Prospective Association of Digital Media Use with Alcohol Use Initiation and Progression Among Adolescents

Kira E. Riehm, Johannes Thrul, Jessica L. Barrington-Trimis, Annemarie Kelleghan, Ramin Mojtabai, Adam M. Leventhal

Research output: Contribution to journalArticlepeer-review

Abstract

Background: Although adolescents commonly use digital media and consume alcohol, longitudinal evidence of the association between these behaviors is scant. This study examined the association between the frequency of digital media use and the subsequent initiation or progression of alcohol use. We also examined whether these associations were moderated by gender and race/ethnicity. Methods: The study included 2,473 adolescents from a prospective cohort in the Los Angeles, CA area who were surveyed in fall 2015 (11th grade, baseline for the current study) and every 6 months through the end of high school (Spring 2017, 12th grade). At baseline, youth self-reported the total number of 14 digital media activities (e.g., checking social media, streaming music/videos, texting) they engaged in at a high frequency (i.e., many times a day) over the past week. Scores ranged from 0 (i.e., no reported high-frequency digital media use) to 14 (i.e., reported engagement in all 14 digital media activities at a high frequency). Self-report measures of ever using alcohol, number of days of alcohol use in the past 30 days (0 to 30), binge drinking (yes/no), and covariates (i.e., demographics and measures of behavioral health and other substance use) were assessed at each time point. Results: Among respondents who at baseline reported never using alcohol (n = 1,214), high-frequency engagement in each additional digital media activity was associated with 4% higher odds of initiating alcohol use (aOR = 1.04, 95% CI: 1.01 to 1.07) across follow-up. Among respondents who at baseline reported ever using alcohol (n = 1,259), baseline high-frequency engagement in each additional digital media activity was associated at follow-up with 3% more days of alcohol use in the past 30 days (aIRR = 1.03, 95% CI: 1.00 to 1.06). Digital media use and binge drinking were not statistically significantly associated at follow-up. There was no evidence of moderation by gender or race/ethnicity. Conclusions: Digital media use frequency was modestly associated with increased risk of initiation and progression of alcohol use in adolescence. Additional research is needed to determine potential mechanisms for these associations.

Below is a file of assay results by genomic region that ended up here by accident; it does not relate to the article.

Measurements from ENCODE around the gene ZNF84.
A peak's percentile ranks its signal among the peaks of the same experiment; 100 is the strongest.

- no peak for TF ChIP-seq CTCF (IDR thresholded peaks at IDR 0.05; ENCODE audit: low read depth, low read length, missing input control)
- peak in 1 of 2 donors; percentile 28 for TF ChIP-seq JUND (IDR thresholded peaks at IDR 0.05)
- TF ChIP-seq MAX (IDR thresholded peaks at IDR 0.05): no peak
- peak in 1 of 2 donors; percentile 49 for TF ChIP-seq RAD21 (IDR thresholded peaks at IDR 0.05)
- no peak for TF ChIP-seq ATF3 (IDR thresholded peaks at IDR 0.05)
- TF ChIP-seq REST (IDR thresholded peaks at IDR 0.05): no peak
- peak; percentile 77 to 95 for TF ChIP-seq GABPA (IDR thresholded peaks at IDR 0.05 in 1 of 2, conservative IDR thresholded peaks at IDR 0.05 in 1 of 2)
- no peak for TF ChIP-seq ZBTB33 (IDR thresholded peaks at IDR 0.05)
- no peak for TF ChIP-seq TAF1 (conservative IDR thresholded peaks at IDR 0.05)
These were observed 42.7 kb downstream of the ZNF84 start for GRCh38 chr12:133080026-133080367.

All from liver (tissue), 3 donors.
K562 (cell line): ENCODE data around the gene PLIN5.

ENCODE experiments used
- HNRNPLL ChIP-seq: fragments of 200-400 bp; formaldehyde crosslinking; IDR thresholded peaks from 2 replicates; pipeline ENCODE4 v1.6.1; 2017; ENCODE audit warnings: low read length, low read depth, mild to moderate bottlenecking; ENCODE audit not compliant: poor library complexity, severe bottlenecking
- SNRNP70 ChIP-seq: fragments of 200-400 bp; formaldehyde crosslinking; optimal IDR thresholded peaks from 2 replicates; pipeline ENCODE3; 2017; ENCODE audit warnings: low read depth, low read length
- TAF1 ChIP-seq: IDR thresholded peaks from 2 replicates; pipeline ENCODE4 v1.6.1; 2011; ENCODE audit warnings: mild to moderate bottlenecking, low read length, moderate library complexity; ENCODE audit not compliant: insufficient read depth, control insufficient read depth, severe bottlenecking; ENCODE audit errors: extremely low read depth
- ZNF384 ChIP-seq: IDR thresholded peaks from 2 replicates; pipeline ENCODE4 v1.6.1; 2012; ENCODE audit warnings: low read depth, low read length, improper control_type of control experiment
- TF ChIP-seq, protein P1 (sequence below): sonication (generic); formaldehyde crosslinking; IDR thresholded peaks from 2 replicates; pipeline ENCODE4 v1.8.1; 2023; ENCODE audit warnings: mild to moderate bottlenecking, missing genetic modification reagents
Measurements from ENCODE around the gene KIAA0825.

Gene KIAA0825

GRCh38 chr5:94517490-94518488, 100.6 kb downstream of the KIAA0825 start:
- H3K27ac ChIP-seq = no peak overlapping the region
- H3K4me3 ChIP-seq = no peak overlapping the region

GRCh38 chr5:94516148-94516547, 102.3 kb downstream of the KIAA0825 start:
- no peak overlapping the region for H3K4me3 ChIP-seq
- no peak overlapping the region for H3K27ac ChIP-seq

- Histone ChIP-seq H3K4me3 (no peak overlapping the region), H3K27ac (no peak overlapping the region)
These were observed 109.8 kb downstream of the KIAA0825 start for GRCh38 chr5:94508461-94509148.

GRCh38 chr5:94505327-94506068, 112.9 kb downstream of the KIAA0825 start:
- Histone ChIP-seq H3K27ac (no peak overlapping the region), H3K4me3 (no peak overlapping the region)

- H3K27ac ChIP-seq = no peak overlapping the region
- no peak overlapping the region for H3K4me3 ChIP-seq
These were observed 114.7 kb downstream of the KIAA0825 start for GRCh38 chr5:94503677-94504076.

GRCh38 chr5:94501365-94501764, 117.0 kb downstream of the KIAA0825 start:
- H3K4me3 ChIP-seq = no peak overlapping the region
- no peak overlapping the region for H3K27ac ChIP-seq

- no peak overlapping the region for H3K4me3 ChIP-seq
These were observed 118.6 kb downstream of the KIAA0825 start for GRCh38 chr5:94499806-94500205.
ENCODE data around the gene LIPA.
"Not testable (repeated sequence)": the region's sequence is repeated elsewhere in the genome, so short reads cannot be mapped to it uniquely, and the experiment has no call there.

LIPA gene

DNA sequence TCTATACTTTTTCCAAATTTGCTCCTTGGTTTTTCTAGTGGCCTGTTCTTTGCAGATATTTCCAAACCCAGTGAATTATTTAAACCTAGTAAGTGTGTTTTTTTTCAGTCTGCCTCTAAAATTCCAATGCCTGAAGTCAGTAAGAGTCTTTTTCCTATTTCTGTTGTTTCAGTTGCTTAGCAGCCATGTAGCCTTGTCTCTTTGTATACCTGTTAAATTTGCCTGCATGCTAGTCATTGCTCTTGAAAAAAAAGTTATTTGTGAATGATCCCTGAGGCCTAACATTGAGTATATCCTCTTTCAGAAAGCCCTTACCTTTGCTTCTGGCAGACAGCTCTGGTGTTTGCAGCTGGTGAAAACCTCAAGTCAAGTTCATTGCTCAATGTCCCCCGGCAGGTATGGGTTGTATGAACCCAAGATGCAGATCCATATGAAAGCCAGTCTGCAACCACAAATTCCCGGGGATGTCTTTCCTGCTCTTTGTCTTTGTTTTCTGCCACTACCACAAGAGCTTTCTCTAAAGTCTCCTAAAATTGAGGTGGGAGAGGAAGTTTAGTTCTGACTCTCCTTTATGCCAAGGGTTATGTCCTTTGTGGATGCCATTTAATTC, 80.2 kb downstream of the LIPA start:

Original languageEnglish (US)
JournalAlcoholism: Clinical and Experimental Research
DOIs
StateAccepted/In press - 2021

Keywords

  • Adolescence
  • Alcohol Use
  • Binge Drinking
  • Digital Media

ASJC Scopus subject areas

  • Medicine (miscellaneous)
  • Toxicology
  • Psychiatry and Mental health

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